Since it began in the 1960s, fanfiction has been both loved and dismissed as the work of nerdy amateurs. Now, a new generation of authors is dissolving the distinction
Devotees of fanfiction will sometimes tell you that its one of the oldest writing forms in the world. Seen with this generous eye, the art of writing stories using other peoples creations hails from long before our awareness of Twilight-fanfic-turned-BDSM romance Fifty Shades of Grey: perhaps Virgil, when he picked up where Homer left off with the story of Aeneas, or Shakespeares retelling of Arthur Brookess 1562 The Tragical History of Romeus and Juliet. What most of us would recognise as fanfiction began in the 1960s, when Star Trek fans started creating zines about Spock and Captain Kirks adventures. Thirty years later, the internet arrived, which made sharing stories set in other peoples worlds be they Harry Potter, Spider-Man, or anything and everything in between easier. Fanfiction has always been out there, if you knew where to look. Now, its almost impossible to miss.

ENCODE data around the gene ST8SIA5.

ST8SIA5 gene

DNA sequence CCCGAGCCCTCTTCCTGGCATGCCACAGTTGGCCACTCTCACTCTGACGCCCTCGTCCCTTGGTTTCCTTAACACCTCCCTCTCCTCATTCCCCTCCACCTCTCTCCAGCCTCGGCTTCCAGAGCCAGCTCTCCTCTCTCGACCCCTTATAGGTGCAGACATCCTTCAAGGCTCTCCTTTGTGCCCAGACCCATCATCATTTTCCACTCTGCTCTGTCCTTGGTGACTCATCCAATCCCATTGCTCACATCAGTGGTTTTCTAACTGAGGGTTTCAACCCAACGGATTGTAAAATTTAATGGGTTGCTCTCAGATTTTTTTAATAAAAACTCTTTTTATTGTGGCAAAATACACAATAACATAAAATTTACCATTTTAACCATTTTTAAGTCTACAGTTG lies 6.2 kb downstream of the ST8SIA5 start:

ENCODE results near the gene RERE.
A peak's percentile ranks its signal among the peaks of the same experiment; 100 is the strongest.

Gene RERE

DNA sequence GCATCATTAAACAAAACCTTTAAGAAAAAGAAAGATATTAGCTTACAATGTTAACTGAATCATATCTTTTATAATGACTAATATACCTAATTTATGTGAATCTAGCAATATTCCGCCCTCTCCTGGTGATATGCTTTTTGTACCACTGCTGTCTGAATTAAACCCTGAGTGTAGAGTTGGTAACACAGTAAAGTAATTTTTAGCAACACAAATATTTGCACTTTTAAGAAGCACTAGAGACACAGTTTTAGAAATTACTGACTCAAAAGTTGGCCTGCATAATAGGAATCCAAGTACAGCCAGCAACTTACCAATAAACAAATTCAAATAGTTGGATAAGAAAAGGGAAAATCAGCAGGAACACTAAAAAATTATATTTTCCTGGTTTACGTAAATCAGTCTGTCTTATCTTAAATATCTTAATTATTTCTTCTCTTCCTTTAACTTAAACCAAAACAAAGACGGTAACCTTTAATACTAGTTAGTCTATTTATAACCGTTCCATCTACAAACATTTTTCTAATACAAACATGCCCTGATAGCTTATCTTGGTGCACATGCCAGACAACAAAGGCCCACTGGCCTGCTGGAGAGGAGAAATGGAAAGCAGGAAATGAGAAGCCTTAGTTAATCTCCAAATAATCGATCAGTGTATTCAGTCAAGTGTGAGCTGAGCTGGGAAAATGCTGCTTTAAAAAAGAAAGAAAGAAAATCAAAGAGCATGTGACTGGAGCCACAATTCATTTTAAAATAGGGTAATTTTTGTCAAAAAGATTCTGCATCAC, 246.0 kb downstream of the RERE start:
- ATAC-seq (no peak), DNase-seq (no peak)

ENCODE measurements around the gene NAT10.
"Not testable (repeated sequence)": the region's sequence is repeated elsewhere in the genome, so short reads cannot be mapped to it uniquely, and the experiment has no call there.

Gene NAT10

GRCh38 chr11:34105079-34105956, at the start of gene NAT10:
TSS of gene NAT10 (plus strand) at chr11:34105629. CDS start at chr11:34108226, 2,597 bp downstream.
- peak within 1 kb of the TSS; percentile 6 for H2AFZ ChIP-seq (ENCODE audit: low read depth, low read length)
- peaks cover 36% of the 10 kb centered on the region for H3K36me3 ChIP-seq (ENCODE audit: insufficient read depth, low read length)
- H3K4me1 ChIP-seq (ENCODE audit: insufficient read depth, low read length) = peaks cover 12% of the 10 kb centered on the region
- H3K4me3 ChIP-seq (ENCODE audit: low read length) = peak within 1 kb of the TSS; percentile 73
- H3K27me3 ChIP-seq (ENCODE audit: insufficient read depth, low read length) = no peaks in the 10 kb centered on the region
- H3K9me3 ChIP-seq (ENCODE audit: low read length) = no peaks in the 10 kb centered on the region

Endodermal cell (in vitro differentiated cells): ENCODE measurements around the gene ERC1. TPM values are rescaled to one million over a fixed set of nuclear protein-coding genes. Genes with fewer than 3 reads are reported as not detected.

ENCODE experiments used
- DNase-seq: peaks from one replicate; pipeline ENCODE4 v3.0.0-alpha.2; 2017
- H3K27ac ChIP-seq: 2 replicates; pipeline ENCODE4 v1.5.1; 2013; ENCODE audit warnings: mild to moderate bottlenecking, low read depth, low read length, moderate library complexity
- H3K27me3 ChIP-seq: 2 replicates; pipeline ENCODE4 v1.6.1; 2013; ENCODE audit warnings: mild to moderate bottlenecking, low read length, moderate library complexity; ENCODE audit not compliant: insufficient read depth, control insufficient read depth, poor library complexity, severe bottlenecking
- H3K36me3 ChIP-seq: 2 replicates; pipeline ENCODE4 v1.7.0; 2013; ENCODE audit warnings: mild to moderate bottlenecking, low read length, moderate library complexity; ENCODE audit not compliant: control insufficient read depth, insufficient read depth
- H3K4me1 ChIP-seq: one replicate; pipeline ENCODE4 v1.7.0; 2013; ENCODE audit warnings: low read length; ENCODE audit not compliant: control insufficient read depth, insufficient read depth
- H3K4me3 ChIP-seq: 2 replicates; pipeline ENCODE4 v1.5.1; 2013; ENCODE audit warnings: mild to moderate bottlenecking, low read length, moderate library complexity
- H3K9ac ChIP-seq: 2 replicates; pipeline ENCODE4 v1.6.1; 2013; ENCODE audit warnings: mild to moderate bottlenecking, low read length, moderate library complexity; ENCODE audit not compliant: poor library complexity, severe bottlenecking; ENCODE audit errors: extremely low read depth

In the last few years, fanfiction has enjoyed something of a rebrand. Big-name authors such as EL James, author of the Fifty Shades books, and Cassandra Clare, who has always been open about writing Harry Potter fanfiction before her bestselling Mortal Instruments series, have helped bring it into the mainstream. These days, its fairly common knowledge that some people just really like writing about Captain America and Bucky Barnes falling in love, or Doctor Who fighting demons with Buffy. The general image of fanfiction has brightened somewhat: less creepy, more sweetly nerdy.
But the divide between fanfiction and original writing holds strong. Its assumed that if people write fanfiction, its because they cant produce their own. At best, it functions as training wheels, preparing a writer to commit to a real book. When they dont as in the famous case of Fifty Shades, which one plagiarism checker found had an 89% similarity rate with Jamess original Twilight fanfiction they are ridiculed. A real author, the logic goes, having moved on to writing their own books, doesnt look back.